Wearing Hijab & Being An American Muslim
By Nesima Aberra journalism student.
When I pondered wearing the hijab the summer before my freshman year of college, I thought a lot about what it meant for me to be an American Muslim.
I felt I would be almost betraying everyone I knew with this new addition to my persona, and I didn’t know how people would react.
I suppose what troubled me most was feeling that I would be perceived as an extremely traditional, foreign Muslim girl, not an American-born one. I was afraid I would no longer fit in, and everywhere I went I’d be reminded of how different I looked.
I felt that all the time I had spent building my identity would be wasted now that I was reintroducing myself to the world as something people already had an opinion about. I’d be simply a walking, talking, religious/political symbol, not a member of American society. My modest decision might be seen a brazen attack on “traditional American values.”
I felt the urge to be a “public ambassador” for my faith because the only Muslims people were familiar with were terrorists and rich oil sheikhs on TV. “Where are all the moderate Muslims?”, they were asking.
I don’t like the term “moderate Muslim” because it implies that those who are moderately religious are good, and all others are not. What many people don’t understand is that being Muslim, by definition, means you should be a moderate, balanced person. That’s what our religion teaches us.
When American Muslims try to speak out, they are dismissed and labeled as biased or insincere; they may even be suspected of terrorist allegiances. Defenders of Muslim rights are ostracized as Islamist apologists. New or expanding mosques are called terrorist breeding grounds trying to bring Sharia law into the country.
After putting on the hijab, I expected to feel some sort of shift in perspective or magical rearrangement in the universe, because I was doing something worthwhile and making a difference. I wanted questions. I wanted confrontation. I wanted encounters that would inspire and motivate people.
In reality, all that had happened was that one girl decided to cover her hair, and nobody blinked. The people who were talking about people like me weren’t around me, they weren’t talking about me or listening to me, and I couldn’t do anything about it. They were on TV, writing books and blogs and I was a nobody.
It’s a difficult, self-conscious journey to stand up for your faith and have to deal with all this baggage, so it’s not surprising that most people want to avoid it and just keep calm and carry on. So what do we do? Just change the channel, don’t buy that book, ignore that talking head and it’ll all be over, because, hey, the media is always going to be against Muslims and there’s nothing that can be done about it?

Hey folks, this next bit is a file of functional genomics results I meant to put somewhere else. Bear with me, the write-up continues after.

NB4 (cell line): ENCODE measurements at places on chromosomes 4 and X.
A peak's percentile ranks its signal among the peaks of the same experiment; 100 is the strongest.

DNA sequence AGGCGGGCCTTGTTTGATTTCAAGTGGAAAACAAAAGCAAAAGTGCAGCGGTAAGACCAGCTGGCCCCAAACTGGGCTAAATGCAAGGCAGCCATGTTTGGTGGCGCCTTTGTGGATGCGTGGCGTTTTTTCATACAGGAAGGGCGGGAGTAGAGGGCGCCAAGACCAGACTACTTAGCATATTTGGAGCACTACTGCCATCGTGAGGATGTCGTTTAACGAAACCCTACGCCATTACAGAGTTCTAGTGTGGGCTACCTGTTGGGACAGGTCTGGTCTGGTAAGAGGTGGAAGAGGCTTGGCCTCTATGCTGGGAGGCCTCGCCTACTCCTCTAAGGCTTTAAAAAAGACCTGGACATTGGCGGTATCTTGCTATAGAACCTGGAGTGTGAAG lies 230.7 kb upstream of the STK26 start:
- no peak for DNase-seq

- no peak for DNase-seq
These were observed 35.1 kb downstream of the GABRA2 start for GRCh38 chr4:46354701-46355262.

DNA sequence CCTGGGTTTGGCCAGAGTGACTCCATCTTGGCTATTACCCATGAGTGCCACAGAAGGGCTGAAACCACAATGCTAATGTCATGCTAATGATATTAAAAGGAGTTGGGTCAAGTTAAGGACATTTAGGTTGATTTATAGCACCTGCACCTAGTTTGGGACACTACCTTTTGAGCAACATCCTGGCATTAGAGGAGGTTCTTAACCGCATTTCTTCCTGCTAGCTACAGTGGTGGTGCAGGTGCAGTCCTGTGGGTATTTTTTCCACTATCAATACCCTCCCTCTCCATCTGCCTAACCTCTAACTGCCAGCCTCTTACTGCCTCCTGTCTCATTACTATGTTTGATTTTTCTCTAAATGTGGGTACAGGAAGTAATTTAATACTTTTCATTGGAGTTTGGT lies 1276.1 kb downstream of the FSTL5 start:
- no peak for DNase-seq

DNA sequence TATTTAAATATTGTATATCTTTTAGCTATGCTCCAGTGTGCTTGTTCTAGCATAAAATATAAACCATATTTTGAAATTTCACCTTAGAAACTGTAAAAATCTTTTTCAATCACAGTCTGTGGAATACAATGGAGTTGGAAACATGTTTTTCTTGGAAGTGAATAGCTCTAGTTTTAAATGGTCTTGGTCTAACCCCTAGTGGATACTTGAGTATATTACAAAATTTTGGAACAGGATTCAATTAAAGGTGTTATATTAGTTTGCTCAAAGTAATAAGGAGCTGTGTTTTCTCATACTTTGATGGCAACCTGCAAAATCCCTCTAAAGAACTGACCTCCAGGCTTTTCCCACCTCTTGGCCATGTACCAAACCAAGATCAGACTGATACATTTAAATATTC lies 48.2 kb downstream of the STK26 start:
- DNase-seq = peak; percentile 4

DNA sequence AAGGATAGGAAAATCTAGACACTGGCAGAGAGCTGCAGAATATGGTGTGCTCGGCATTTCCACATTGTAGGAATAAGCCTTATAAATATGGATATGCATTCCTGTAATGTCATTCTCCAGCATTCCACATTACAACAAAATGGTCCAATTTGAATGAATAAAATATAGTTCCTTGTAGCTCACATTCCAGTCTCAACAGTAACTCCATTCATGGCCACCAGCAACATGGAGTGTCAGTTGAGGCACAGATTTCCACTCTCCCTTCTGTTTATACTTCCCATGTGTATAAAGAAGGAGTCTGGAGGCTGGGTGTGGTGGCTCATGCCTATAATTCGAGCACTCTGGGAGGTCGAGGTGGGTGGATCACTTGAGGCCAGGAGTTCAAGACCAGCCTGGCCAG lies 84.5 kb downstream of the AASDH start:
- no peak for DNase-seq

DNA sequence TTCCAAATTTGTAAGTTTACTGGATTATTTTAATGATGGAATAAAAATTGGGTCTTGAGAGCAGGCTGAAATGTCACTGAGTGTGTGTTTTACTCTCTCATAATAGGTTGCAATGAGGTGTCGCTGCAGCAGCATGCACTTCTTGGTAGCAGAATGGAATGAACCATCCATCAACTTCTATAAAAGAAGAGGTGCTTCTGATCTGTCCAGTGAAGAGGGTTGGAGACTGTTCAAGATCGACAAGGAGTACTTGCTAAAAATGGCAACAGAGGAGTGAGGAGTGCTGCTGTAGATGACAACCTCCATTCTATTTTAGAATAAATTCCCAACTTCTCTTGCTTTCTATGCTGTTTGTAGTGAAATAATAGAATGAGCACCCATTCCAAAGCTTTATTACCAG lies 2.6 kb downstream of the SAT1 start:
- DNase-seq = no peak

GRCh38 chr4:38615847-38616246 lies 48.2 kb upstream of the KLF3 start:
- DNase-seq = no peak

I believe the media has the ability to be used for good, for truth, for accuracy and for tolerance. That’s what inspired me to go into journalism - to raise awareness of the multitude of voices all striving to contribute and benefit humanity.
I have faith that the more society is educated about Muslims, the better our future will be. One day, growing up Muslim won’t be an agonizing, soul-searching experience. It’ll be an ordinary, respectable path just like anyone else’s. It will simply be another path to happiness and purposeful living.
I’ve been blessed with friends, family, classmates, teachers and more who have supported, encouraged and appreciated me throughout my childhood. I was raised to be a proud American and, head covered or not. I still am one. Everyone who has met me after I began wearing the hijab has been kind, normal and respectful, which is truly telling in a time when we often expect less than civility from one another.
Nesima Aberra is a sophomore journalism student minoring in global studies at Arizona State University. She loves volunteering, creative writing, cooking, filmmaking and reading. She’s a hippie dreamer but also a pragmatic realist, which makes for an interesting perspective on the world. You can find her at these links: Young and Writerly, Conflicted Voices, Twitter: @NesimaAberra. The opinions expressed in the post are those of the author, and not necessarily mine or those of Amazing Woman Rock.